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Five ways to start strong in 2022

Five ways to start strong in 2022

You might have already been considering improvements over the break but there is still an opportunity to fully appraise your operation and instigate some impactful and meaningful change. Here are some ideas that might be beneficial for you, your business, staff and customers and could, despite the tough headwinds continuing to blow, make 2022 a […]

five ways to have a strong 2022

You might have already been considering improvements over the break but there is still an opportunity to fully appraise your operation and instigate some impactful and meaningful change.

Here are some ideas that might be beneficial for you, your business, staff and customers and could, despite the tough headwinds continuing to blow, make 2022 a real year to remember.


It’s not how hard you work, it’s how you work

While the pandemic and subsequent restrictions forced a lot of companies to adopt new and novel working practises, it might inadvertently unlock a positive advantage for the company in terms of productivity and efficiency. 

Instead of thinking about how you operated before March 2020 - imagine you were starting your company today.  

What would your setup look like to meet today’s hybrid working environment?  

Some industries require workers to be present on a premises but for others there are gains to be made from formalising previously temporary arrangements.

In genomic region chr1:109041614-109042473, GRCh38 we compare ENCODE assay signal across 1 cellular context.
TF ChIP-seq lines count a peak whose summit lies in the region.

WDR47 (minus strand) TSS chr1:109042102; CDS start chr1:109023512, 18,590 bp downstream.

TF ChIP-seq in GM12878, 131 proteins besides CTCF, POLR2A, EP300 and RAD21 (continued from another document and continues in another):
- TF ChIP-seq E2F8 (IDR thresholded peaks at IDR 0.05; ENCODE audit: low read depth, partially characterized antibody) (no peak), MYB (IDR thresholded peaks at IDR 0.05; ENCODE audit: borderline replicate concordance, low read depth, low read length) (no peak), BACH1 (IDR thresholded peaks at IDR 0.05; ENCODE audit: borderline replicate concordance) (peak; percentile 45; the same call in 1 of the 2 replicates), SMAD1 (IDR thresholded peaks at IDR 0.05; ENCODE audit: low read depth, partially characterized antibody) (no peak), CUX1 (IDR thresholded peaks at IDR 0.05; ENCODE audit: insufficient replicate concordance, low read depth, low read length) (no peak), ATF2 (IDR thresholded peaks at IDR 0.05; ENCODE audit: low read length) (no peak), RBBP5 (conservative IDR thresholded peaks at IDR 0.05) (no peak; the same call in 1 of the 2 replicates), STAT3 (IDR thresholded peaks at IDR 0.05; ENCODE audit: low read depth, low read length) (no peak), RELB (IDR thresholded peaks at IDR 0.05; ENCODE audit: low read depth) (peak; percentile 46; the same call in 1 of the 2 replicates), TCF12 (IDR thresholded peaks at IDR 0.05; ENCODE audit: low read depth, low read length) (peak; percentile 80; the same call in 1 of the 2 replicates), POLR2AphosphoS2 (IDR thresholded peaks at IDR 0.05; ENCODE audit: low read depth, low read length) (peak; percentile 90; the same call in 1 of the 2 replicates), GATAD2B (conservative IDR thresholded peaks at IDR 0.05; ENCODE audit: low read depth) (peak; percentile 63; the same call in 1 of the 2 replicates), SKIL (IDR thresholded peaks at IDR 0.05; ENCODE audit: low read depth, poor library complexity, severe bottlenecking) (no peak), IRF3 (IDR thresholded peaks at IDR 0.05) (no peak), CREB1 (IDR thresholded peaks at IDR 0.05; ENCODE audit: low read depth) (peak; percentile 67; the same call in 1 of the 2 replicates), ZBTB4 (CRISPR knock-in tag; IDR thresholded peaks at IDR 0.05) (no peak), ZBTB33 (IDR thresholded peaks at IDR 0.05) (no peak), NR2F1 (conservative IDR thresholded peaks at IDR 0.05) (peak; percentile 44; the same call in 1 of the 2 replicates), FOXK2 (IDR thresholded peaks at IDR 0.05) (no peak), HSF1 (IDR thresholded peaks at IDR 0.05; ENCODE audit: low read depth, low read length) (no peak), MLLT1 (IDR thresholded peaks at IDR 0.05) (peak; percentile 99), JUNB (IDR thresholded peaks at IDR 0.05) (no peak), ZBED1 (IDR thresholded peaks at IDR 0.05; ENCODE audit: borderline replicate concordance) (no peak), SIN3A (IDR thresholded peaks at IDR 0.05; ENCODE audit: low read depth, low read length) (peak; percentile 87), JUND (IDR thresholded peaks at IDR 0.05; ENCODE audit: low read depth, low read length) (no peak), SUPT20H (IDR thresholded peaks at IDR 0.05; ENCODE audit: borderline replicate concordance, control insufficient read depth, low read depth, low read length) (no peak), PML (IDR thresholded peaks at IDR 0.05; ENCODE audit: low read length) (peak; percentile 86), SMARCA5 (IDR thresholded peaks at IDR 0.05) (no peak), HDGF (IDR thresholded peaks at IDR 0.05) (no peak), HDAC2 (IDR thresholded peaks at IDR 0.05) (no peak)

Can you make any changes to make the system work better? Does any equipment need to be updated or purchased to enable remote working to be even more effective?  Do you need to incorporate new training into your business to make it work more efficiently?

Also consider what didn’t work as well as you had originally planned.  Can this be altered to work better or do you need to write it off to experience and revert to previously successful patterns and processes?

It can be tempting to commit to exciting, major changes at this time of year - personally and professionally - but take a moment to consider the impact on the business and whether incremental improvements might be a better and more sustainable goal.


Can’t someone else do it? Automation and Outsourcing

The past two years have seen a plethora of automated and remote solutions rise to meet the newly created demand for businesses having to operate at different locations or under altered circumstances. 

This might have been a jarring experience for entrepreneurs and business owners who are used to being hands on and doing everything themselves but it might also have shown them that it can be viable and productive to let someone else take the strain of some essential but time consuming tasks. 

Whether it’s accounting, HR, order processing, social media or any of the hundreds of other tasks involved with running a modern business, the new business environment shows that automation has finally met its moment and can handle the demands and expectations placed on it when the idea was a novelty. 

Time is going to remain the most precious commodity a director or leader within a company has, so dedicating as much of it to the truly critical tasks is easier than ever. 


Reboot your business plan

A business plan isn’t a holy relic that remains unaltered for eternity. Nor is it a collection of promises pulled together to secure funding when the business was just starting out.